CONCERNED PARENTS say that organisers of ‘family’ events for Armed Forces Day next weekend may be giving children a misleading picture of war and the military.

With Armed Forces Day events returning on 25 June after a two-year break due to the pandemic, most are expected to involve no restrictions on the age of people invited to handle weapons. Previous Armed Forces Day events have seen children as young as six or seven invited to sit at the controls of artillery pieces and tanks.

Several parents have told the Peace Pledge Union (PPU), Britain’s leading pacifist campaign group, that they are worried about children being presented with an image of weapons and war as fun and exciting. They fear that it could have a negative effect on children’s emotional wellbeing as well as their attitudes to others.

Research by the PPU has found that over a quarter of public events for Armed Forces Day are promoting activities aimed at children. Examples include a ‘family fun day’ in Eccles, a ‘community play day’ in Oxfordshire and a ‘junior field gun competition’ for schools in Portsmouth.

The National Event for Armed Forces Day, to be held this year in Scarborough, involves children staging military parades this week in the run-up to the actual Day.

The exception is Leicester, where local authorities prevent armed forces from inviting children to handle weapons, following a campaign by local residents.

Young people and teachers have also spoken with the PPU about their objections to Armed Forces Day celebrations in schools.

Members and allies of the PPU will join protests at the National Event in Scarborough and at Armed Forces Day events elsewhere to highlight the dangers to children and to call for military leaders to be held to account.

Nicola, mother of a four-year-old child in Birmingham, said: “This is really scary. Children such as my daughter will be invited to handle real weapons as if they were toys. This is not the message that we should be giving children about weapons! I want my daughter to learn about the realities of war as she gets older, not given the idea that war is some sort of game.”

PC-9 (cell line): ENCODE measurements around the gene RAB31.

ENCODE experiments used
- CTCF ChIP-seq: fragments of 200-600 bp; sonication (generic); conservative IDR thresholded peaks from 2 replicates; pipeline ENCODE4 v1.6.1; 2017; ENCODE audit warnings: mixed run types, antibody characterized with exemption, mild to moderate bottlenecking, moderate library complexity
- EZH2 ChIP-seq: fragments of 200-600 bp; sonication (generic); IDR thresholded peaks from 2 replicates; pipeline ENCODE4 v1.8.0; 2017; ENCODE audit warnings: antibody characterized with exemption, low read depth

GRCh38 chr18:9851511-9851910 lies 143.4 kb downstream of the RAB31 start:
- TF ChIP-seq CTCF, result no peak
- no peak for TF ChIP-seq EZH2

Ed, father of two primary-age children in Cardiff, said: “Parents spend a lot of time and emotional energy reinforcing to children the message that violence isn’t the right way to solve problems. But that message is massively diluted at Armed Forces Day events where they are encouraged to think that violence is the answer to the world’s ills. It flies in the face of everything we should be teaching the next generation.”

Angelica, a 14-year-old in North Wales, said: “They try to make it out to children that if you are in the army you are a tough man and a hero but it’s nothing like that. Encouraging guns and violence is wrong. Why would anyone let a child near guns as if they were toys?”

This is the first Armed Forces Day since information emerged about the levels of abuse of young recruits in the armed forces, particularly at the Army Foundation College in Harrogate, where 16- and 17-year-old recruits are trained.

Research by the Child Rights International Network found that one in 29 of the young women aged 16 or 17 who joined the army in 2021 had reported being raped or sexually assaulted within a year. The PPU is concerned that events such as Armed Forces Day help military leaders to sweep such issues under the carpet.

* Read Child Rights International Network’s research on sexual violence against girls in the UK armed forces here.

* Read Parents of under-18 recruits speak out about abuse at army training centre here.

* Source: Peace Pledge Union